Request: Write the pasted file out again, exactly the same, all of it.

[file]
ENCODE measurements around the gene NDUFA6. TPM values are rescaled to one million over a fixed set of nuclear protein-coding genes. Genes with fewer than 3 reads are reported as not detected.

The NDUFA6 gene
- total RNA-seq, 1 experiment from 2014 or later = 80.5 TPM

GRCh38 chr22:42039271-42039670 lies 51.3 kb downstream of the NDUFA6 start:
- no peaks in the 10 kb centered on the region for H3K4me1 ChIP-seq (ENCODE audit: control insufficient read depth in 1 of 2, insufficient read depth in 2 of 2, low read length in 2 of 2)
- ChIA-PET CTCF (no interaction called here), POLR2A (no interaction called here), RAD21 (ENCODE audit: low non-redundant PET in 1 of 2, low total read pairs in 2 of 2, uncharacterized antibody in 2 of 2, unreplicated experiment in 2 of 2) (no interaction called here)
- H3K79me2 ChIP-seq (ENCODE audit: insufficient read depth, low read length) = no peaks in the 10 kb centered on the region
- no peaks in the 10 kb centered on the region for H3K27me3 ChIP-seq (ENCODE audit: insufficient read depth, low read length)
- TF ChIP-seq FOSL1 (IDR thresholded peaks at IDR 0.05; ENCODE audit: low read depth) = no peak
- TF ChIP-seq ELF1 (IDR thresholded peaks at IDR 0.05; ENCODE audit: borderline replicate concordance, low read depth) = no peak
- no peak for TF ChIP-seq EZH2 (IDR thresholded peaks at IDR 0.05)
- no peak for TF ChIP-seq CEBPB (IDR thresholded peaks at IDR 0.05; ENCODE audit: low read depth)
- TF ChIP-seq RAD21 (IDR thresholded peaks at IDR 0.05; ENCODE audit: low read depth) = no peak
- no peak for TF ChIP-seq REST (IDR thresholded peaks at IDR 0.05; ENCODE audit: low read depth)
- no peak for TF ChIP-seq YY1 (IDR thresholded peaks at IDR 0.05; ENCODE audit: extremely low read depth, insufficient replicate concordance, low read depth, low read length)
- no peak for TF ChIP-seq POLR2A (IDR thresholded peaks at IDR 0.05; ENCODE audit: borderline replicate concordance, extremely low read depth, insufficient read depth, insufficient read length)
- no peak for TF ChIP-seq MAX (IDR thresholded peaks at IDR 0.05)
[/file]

ENCODE measurements around the gene NDUFA6. TPM values are rescaled to one million over a fixed set of nuclear protein-coding genes. Genes with fewer than 3 reads are reported as not detected.

The NDUFA6 gene
- total RNA-seq, 1 experiment from 2014 or later = 80.5 TPM

GRCh38 chr22:42039271-42039670 lies 51.3 kb downstream of the NDUFA6 start:
- no peaks in the 10 kb centered on the region for H3K4me1 ChIP-seq (ENCODE audit: control insufficient read depth in 1 of 2, insufficient read depth in 2 of 2, low read length in 2 of 2)
- ChIA-PET CTCF (no interaction called here), POLR2A (no interaction called here), RAD21 (ENCODE audit: low non-redundant PET in 1 of 2, low total read pairs in 2 of 2, uncharacterized antibody in 2 of 2, unreplicated experiment in 2 of 2) (no interaction called here)
- H3K79me2 ChIP-seq (ENCODE audit: insufficient read depth, low read length) = no peaks in the 10 kb centered on the region
- no peaks in the 10 kb centered on the region for H3K27me3 ChIP-seq (ENCODE audit: insufficient read depth, low read length)
- TF ChIP-seq FOSL1 (IDR thresholded peaks at IDR 0.05; ENCODE audit: low read depth) = no peak
- TF ChIP-seq ELF1 (IDR thresholded peaks at IDR 0.05; ENCODE audit: borderline replicate concordance, low read depth) = no peak
- no peak for TF ChIP-seq EZH2 (IDR thresholded peaks at IDR 0.05)
- no peak for TF ChIP-seq CEBPB (IDR thresholded peaks at IDR 0.05; ENCODE audit: low read depth)
- TF ChIP-seq RAD21 (IDR thresholded peaks at IDR 0.05; ENCODE audit: low read depth) = no peak
- no peak for TF ChIP-seq REST (IDR thresholded peaks at IDR 0.05; ENCODE audit: low read depth)
- no peak for TF ChIP-seq YY1 (IDR thresholded peaks at IDR 0.05; ENCODE audit: extremely low read depth, insufficient replicate concordance, low read depth, low read length)
- no peak for TF ChIP-seq POLR2A (IDR thresholded peaks at IDR 0.05; ENCODE audit: borderline replicate concordance, extremely low read depth, insufficient read depth, insufficient read length)
- no peak for TF ChIP-seq MAX (IDR thresholded peaks at IDR 0.05)